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South Koreans Try to Contact Somali Gunmen Holding Fishing Vessel


The Korean embassy in Kenya's capital says its officials are trying to contact Somali gunmen who hijacked a South Korean fishing vessel in Somalia this week.

The Dongwon-Ho number 628 boat and its 25-member crew are being held near the Somali port of Obbia.

The secretary of the Korean embassy in Nairobi, Myong-Yong Om, tells VOA the South Korean government has not heard directly from the gunmen.

"So far, we don't know what they want. We are trying to connect [with] them, but at the moment we don't know the route directly. We are trying to [get] in touch [with] them," Myong-Yong Om said.

South Korean officials announced Wednesday that the fishing vessel was captured early Tuesday by pirates in waters off the coast of Somalia.

The vessel was traveling with two other boats at the time of the attack, the officials said in a statement.

The statement said U.S. and Dutch naval vessels tried to intervene but gave up the chase after the ship entered Somali waters.

The crew includes South Korean, Indonesian, Vietnamese, and Chinese nationals.

The coordinator of the Kenyan chapter of the Seafarers' Assistance Program, Andrew Mwangura, says he met in Nairobi Thursday with officials from the Korean and Chinese embassies to see what could be done to help the captives.

He says contacting the gunmen is a top priority.

"First of all we need to know how much money do they want, and why are they demanding the money. They haven't asked for money," Mwangura said.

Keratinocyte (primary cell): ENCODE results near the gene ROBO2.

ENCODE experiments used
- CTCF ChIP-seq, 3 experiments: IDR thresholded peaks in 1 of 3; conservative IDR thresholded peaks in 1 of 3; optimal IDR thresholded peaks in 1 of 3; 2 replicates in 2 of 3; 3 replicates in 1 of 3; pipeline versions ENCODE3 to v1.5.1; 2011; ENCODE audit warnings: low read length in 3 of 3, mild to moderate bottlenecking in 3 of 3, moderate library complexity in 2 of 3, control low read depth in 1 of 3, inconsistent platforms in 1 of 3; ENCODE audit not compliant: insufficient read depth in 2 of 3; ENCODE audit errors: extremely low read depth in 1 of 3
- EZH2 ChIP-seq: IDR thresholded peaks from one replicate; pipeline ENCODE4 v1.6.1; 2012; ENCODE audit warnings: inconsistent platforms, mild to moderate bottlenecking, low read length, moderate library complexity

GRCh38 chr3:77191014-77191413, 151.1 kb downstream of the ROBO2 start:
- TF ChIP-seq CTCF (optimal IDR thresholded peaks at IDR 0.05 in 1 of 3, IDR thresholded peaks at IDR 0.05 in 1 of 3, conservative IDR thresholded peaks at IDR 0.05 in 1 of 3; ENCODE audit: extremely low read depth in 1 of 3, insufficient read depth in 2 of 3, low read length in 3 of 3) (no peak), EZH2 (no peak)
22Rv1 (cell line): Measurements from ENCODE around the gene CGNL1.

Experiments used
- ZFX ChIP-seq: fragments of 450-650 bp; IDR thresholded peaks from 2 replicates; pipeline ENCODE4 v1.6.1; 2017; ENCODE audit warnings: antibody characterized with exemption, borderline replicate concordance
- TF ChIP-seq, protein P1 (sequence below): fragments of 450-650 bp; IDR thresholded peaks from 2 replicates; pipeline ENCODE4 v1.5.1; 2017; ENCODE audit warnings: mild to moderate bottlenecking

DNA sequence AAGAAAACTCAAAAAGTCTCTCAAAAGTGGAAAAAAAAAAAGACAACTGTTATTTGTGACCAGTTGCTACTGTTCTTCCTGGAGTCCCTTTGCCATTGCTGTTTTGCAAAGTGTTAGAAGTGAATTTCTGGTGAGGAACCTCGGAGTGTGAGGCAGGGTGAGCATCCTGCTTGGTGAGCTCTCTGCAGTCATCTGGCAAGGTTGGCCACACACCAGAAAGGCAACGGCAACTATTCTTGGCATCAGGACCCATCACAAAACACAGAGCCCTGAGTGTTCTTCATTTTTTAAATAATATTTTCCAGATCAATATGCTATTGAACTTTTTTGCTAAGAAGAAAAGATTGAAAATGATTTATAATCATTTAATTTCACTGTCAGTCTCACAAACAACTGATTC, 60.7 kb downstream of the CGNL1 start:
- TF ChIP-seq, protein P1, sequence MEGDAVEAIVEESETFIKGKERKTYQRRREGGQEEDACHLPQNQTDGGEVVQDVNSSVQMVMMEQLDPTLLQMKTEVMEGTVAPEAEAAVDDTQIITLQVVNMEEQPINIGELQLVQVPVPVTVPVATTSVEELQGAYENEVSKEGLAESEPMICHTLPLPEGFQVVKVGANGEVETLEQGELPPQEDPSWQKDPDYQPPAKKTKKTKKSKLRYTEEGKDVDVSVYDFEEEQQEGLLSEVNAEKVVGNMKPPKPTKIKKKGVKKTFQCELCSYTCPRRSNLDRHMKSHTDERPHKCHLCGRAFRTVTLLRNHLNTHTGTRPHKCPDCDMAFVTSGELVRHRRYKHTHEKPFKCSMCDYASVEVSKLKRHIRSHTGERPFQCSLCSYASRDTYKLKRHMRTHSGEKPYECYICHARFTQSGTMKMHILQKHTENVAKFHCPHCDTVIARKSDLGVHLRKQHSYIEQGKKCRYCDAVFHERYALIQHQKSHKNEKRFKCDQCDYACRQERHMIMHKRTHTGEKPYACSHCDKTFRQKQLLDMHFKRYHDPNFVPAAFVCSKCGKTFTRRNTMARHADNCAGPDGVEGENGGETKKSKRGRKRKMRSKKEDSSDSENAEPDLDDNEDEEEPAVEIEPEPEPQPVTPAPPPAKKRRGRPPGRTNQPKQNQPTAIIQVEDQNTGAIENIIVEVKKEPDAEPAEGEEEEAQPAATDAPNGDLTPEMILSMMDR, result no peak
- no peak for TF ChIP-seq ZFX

Mwangura says the crew had obtained a fishing permit from Somalia's transitional government and was therefore allowed to fish in the area where they were hijacked.

He says he is planning to meet top Somali government officials in Nairobi to find out what the Somali government is planning to do about the situation and why the government failed to provide security to the fishing vessel.

Mwangura says the piracy attack has all the hallmarks of the Somali Marines, a highly organized group of gunmen financed by a Somali warlord and operating in a highly militaristic fashion.

He says he has given South Korean officials the telephone number of the warlord behind the group.

The waters off the Somali coast are among the most dangerous in the world, and piracy has become a big problem for the past year.

The London-based International Maritime Bureau monitors piracy activities worldwide. According to a recent report, 39 piracy incidents have been reported since March of last year.

The bureau says heavily-armed pirates are attacking ships farther away from the coast, and advises ships not making scheduled calls at Somali ports to keep at least 200 nautical miles from the Somali coast.

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